What is a wine cellar called?
While the definition of a wine cellar is quite simple, what makes a good wine cellar is a little more complex. In the early days of wine cellaring, wine was aged in underground caves where it could mature undisturbed. Modern wine cellars seek to replicate the conditions of these ancient caves by creating an environment that is cool, humid, and dark. This usually involves a well-insulated room and sealed space that is not exposed to harsh UV rays, a power cellar cooling system, and sturdy wine racking. Wine ages best when the wine cellar temperature is a consistent 55◦F with relative cellar humidity around 50-70%.
Modern wine cellars are both practical and stylish. Many cellar owners opt to have their wine on full display, investing in all glass or acrylic wine cellars to showcase their collection. Metal, acrylic, peg, or cable wine racks can be used to give the illusion that the bottles are floating. Wine cellars can also be installed into the floor (shown below), taking advantage of the consistent temperatures of the ground/soil. Other creative cellar installations include using unused space under the stairs, an existing closet space, pantry, or basement. In an effort to save money, some wine lovers DIY their wine cellars by purchasing pre-fabricated wine racks, cabinets, and wine refrigerators.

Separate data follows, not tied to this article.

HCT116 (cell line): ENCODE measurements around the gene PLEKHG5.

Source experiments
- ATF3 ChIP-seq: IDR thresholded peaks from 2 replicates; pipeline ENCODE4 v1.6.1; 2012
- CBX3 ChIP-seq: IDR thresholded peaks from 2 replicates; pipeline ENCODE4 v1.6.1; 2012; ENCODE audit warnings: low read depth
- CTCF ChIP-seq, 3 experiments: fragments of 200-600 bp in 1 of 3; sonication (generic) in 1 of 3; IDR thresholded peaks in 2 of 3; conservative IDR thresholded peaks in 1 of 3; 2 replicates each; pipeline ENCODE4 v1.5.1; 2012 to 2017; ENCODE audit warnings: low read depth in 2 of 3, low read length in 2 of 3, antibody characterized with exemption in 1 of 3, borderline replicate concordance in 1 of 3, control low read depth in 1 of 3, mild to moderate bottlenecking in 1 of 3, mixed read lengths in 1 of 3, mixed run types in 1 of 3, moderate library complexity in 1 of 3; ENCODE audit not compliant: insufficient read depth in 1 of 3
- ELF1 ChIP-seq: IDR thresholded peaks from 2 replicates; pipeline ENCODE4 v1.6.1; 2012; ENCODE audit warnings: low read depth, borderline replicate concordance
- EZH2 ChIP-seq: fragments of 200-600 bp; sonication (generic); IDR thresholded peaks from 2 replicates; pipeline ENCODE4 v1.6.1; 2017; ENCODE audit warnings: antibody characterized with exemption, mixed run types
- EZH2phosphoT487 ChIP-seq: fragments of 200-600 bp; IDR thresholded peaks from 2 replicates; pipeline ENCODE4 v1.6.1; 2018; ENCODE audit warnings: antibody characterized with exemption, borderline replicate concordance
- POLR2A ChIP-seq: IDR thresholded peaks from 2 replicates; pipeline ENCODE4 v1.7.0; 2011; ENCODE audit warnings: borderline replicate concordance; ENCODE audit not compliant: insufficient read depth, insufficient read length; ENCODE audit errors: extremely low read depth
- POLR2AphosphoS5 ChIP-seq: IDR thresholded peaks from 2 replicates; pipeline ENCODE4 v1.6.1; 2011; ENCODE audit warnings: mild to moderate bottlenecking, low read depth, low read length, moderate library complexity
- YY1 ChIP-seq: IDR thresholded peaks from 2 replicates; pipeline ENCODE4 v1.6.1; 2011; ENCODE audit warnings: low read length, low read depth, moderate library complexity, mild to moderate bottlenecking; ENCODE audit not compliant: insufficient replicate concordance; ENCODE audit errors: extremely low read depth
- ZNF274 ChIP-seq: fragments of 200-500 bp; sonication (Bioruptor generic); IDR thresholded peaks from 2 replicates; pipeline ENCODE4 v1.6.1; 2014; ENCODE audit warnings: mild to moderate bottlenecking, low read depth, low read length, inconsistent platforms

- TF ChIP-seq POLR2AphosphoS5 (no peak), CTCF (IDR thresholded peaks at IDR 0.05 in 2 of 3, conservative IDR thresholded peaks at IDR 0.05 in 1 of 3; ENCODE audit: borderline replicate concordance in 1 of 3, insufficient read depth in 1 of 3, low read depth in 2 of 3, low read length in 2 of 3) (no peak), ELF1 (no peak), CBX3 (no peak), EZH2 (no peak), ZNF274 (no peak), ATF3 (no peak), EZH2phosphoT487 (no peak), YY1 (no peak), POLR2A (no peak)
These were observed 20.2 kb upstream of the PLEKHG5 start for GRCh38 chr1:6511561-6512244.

VinCave Wine Cellar 450 Bottles
If you are thinking about building a wine cellar, you may be wondering what is the difference between a cellar vs the basement. Both the basement and a traditional wine cellar exist below a building such as a house. While basements have windows and doors with access to the outside, a wine cellar ideally does not have any windows and has a sealed door to maintain temperature and prevent any harmful UV rays from spoiling the wine. In other words, a cellar is more enclosed than a basement. Cellars are typically smaller than basements, depending on the amount of wine being stored. A basement is usually large enough to be used as an extra family room, laundry room, guest room, etc. Cellars can be located inside or attached to basements. Some basements are unfinished, while cellars require proper insulation to create the ideal conditions for aging wine. Basements may have many pieces of furniture, while a cellar is usually just wine racking, a cellar cooling system, and a light.
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